All Photos by Ruta Smith

WHAT YOU DIDN’T SEE

Photos and words by Ruta Smith

Last year started with a bang for me. For the first time ever, my family from Lithuania was here during the holidays, and January marked my 10-year anniversary living in Charleston. I had fun goals, like attend a live show once a week, travel more and find more time for a new hobby. (So optimistic!) I remember skimming through my 2020 planner with my mom and thinking, “This is going to be the year.” Well, I was right about that, but not exactly how I’d planned. What a year it was to be alive.

I never thought of myself as an essential worker until seeing everything and everyone shut down but us, a little alt-weekly newspaper, still publishing a new issue every Wednesday morning. One thing I noticed when looking through my 2020 archives: There weren’t too many unpublished outtakes from my assignments. Due to social distancing and everything else that came with COVID-19, during most of the assignments I would just show up and leave immediately after I got “the shot.” I have always known that the biggest fringe benefit of being the City Paper photographer is usually whatever happens before or after the photos are taken — the chit-chat and laughs with my subjects.

I am very hopeful for 2021, but have also learned to take it one day at a time. Here are a handful of my favorite unpublished 2020 pictures.
Love and air hugs, Ruta

Ment Nelson

I met Ment Nelson at Meyer Vogl gallery downtown, but nothing was hung for his show yet. So, we had to figure out how to make the upstairs studio at the gallery look like his space.

I knew I wanted different shots outside the gallery. Looking at his paintings, there was one of his grandmother with a crab net. I remembered that I’d taken photos at the North Bridge Park of Tia Clark, who runs Casual Crabbing with Tia. So we went there. Ment, not being super familiar with the area, got lost, but it worked out in our favor because the light was better when he arrived. It was a last-minute idea and I wasn’t really prepared for it, but the photos seemed more comfortable there compared to the ones at the gallery.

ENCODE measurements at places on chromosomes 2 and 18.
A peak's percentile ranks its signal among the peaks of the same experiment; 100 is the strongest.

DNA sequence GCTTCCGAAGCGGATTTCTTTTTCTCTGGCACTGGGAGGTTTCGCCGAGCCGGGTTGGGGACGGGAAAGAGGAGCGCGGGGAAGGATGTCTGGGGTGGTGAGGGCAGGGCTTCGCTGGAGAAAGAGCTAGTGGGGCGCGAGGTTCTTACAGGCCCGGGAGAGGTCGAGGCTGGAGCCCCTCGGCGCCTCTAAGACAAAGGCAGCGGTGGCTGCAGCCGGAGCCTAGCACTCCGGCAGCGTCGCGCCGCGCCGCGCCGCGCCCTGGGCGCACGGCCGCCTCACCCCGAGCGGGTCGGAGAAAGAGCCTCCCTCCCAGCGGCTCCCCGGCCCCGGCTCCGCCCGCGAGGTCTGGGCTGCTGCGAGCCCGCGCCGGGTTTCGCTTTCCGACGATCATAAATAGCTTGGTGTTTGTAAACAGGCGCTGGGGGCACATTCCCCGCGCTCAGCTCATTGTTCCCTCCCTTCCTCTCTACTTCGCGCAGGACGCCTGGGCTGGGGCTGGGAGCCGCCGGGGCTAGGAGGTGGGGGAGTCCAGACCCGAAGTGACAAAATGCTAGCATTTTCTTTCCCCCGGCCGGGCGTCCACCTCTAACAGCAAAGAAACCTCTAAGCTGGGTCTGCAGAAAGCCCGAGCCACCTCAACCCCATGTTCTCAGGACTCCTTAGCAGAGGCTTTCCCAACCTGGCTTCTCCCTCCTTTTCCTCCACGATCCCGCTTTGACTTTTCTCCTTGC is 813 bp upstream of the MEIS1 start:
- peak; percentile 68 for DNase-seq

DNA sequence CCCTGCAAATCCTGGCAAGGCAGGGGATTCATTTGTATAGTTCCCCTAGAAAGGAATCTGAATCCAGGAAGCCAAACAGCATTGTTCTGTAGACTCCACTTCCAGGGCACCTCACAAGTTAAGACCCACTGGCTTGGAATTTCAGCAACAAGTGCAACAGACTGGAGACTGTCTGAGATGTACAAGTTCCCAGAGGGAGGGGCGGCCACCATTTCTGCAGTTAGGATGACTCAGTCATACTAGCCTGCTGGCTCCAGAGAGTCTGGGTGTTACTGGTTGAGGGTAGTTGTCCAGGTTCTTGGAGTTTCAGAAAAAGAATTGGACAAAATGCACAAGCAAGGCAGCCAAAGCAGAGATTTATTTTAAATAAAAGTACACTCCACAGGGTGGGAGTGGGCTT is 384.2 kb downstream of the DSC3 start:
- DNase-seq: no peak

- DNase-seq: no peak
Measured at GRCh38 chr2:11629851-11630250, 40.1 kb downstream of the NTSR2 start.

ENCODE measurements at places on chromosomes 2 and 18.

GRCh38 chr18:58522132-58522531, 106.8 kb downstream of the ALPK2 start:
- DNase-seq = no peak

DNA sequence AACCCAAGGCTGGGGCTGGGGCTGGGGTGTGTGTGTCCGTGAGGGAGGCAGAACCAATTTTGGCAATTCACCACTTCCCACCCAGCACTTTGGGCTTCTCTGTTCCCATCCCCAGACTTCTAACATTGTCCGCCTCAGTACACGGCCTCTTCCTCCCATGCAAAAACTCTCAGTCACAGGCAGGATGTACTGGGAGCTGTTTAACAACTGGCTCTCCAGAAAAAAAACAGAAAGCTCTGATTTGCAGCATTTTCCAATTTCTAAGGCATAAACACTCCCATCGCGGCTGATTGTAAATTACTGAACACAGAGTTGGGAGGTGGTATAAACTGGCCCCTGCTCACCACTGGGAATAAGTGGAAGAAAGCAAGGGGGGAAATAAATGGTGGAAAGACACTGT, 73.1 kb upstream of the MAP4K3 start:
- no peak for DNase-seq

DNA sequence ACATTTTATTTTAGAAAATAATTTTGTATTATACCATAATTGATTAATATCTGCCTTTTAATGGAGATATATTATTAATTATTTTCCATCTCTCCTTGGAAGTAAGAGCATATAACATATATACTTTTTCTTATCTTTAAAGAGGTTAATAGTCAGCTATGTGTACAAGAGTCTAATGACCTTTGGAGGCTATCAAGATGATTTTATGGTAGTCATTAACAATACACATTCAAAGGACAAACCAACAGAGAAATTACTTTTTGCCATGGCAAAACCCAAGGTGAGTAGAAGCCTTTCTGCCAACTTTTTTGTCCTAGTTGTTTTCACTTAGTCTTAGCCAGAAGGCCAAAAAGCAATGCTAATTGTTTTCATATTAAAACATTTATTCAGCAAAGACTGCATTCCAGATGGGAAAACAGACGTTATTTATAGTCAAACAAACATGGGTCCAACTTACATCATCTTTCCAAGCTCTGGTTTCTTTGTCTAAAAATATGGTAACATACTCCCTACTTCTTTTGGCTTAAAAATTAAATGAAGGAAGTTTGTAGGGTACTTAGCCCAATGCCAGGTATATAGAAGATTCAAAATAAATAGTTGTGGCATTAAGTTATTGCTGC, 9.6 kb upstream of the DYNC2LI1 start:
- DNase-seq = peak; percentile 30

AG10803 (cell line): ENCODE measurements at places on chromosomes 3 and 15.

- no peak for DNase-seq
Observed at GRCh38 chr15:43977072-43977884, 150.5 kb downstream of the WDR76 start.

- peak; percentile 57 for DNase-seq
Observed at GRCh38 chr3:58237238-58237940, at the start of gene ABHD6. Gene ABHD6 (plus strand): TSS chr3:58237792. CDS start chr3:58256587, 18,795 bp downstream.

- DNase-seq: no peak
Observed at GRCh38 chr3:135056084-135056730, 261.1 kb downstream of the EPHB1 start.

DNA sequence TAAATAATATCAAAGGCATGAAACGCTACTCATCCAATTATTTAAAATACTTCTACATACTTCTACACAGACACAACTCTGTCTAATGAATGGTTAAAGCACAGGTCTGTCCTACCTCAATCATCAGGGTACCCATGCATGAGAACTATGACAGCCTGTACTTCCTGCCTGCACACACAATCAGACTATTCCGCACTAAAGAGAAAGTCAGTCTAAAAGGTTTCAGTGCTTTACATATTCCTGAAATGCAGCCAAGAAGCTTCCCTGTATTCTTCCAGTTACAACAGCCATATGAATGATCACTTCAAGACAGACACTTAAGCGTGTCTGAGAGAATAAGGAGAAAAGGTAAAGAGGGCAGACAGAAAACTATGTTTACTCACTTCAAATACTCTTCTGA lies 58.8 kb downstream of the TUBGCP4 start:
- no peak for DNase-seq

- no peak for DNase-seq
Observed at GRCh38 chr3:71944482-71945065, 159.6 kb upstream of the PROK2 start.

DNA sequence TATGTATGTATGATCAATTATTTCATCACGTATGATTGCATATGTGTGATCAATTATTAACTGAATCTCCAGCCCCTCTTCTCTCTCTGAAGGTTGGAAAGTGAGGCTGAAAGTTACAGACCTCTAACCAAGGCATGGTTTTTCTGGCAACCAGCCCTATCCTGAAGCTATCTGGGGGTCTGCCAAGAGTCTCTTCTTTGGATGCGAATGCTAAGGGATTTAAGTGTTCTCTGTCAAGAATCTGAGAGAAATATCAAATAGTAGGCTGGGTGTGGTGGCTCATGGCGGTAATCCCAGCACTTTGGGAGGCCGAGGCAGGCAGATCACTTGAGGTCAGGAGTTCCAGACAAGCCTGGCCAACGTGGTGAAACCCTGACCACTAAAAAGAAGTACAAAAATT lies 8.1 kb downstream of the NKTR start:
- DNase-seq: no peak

Waffle House Smackdown

Everyone loves Waffle House. It’s freshly cooked, cheap, we all go there. But, a lot of people might not know how complicated things get in the kitchen. These professional chefs, Kinfolk chef Joe Nierstadt and Cherry Bombe culinary director Kia Damon, had to learn how Waffle House employees work for the annual cooking contest. It was hilarious to watch them struggle and laugh.

D’Allesandro’s Pizza

Every time you show up at D’Allesandro’s, it’s busy. It’s not like they give me the time to do the shoot — they’re always on the go. This was for the feature about businesses and people doing things to lift up the community during COVID, before masks were required. They’re trying to social distance, with the glass and the boxes, and I just saw this moment of Ben D’Allesandro and his employee taking the order.

Dellz Retreat

Dellz Uptown was one of my favorite local restaurants. I was really sad when I found out they were closing — it was my go-to spot for a quick lunch. Those shrimp tacos! But, I was happy to see them starting something new. It wasn’t my first time working with Smarel or her mom, Maudell Grayson, but shoots with them are always so organic. It was a candid shot, with the mural in the background, they were very excited about their new project.

I remember that day. It was the Friday before everything shut down. People don’t really smile like this anymore.

Edmund’s Oast, Chef Bob Cook

Then, the next Monday and Tuesday, everything shut down. And, I have to go photograph these restaurants that are devastated. Rarely do you get a really decent shot of a chef in the kitchen. They’re always so unpredictable. The light is always bad. You can’t really tell people what to do, because everyone has their own tasks.

Wilmot Fraser

This was a day in August, it rained on and off, and I couldn’t get to his house near Hampton Park because it was flooded, so he met me at the corner. We just stood there for about 20 minutes, waiting for the water to start to go down. We talked about politics, the weather, a little bit of everything. It’s not often you get to shoot portraits on the street that was just flooded minutes earlier.

MAGA rally, North Charleston Coliseum

I had to be at the Feb. 28 Trump rally at least five hours before the event and could not leave. Parking was crazy. Everything was crazy. It was right before the Democratic primary, the energy in town was a lot.